John Blevins

John Blevins 2017-06-19T20:29:28+00:00

Compassion at the Intersection of Faith and Health

A conversation with John Blevins, ThD, MDiv
Acting Director and Associate Research Professor
Interfaith Health Program, Rollins School of Public Health, Emory University

Julie:  The fields of religion and public health have intersected since the early days when medical missionaries were sent to foreign lands. However, weaving theological and global health academic disciplines together in a top-notch university is relatively new. You have been instrumental in advancing this work. Where did your interest begin?

main-storyJohn:  In the early 90s after having finished seminary, I learned that as an out gay man, finding a place in congregational ministry wasn’t an option for me. What did open up for me was an opportunity to offer pastoral ministry and care to people living with, and at that time dying from, HIV. I worked as a chaplain with children and adults in Chicago. I learned a lot about God outside of the institutions that purport to proclaim and tell us about God. God can be found inside churches, but God is not limited to those places. I am grateful that I had the experience to talk about spirituality with people, many who had been hurt by religious communities. Discovering new ways to hold on to God was really powerful.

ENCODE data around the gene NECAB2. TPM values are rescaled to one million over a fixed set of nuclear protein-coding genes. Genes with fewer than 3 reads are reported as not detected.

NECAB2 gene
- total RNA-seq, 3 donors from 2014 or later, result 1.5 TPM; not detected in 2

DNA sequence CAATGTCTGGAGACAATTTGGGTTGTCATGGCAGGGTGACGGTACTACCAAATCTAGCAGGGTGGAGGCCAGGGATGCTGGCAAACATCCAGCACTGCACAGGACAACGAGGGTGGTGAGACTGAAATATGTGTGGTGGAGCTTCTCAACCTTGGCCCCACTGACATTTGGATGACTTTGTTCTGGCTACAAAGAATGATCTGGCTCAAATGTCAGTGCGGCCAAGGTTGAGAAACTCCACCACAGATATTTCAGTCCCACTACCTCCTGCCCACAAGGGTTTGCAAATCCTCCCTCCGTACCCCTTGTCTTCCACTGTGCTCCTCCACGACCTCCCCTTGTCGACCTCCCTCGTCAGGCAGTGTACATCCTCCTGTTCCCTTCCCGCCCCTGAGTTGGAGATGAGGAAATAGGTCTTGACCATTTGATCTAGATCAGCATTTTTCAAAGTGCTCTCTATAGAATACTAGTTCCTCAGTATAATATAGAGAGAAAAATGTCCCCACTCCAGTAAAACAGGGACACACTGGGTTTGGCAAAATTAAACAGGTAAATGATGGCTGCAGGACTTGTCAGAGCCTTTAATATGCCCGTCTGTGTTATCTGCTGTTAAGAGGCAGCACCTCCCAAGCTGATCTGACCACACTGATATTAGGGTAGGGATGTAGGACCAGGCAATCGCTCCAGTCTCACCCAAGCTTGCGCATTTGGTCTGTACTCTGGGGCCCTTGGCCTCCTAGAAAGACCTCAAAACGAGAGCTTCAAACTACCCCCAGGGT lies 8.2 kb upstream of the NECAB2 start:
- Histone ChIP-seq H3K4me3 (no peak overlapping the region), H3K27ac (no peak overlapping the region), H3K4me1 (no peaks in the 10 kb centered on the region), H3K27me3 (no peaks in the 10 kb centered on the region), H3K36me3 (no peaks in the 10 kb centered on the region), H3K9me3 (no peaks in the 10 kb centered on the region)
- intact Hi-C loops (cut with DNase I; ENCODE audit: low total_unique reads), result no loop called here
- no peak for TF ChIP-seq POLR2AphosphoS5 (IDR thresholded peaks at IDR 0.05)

images-1I moved to Atlanta and I worked at Grady Hospital for three years, and then at the Emory Medical School coordinating a training program for HIV program providers. The recipients of the training were providers of clinical and psychosocial care. We focused on how to work more effectively with people who suffer from mental issues and active drug use. I was also engaged in doctoral studies at Emory. When I completed my studies, I took a faculty appointment in Emory’s Candler School of Theology and really loved it. I engaged in global work on HIV and AIDS in Zambia in 2005. This was my first real exposure to global responses to the HIV pandemic. Next I took a faculty appointment with the Interfaith Health Program (IHP), an applied practice program in the Emory School of Public Health.

Julie: IHP works at the intersection of faith and health to generate knowledge and applied practice that transform communities. What have you found at the intersection of faith and health?

John:  At best, religious traditions provide us a way of thinking about human thriving and suffering. In religious traditions, you find a way of making meaning and sense of the world as it relates to being well or ill. These spiritual and theological belief systems offer us a way to consider health both in the lives of individuals and in communities. Global health, too, examines what happens in individuals and populations related to health and wellness, or to disease and poor health. The public health framework draws upon the natural sciences, health sciences, and social sciences to examine the context of health. Religion gives us tradition, narratives, and deep motivations to be in community with people in health and illness.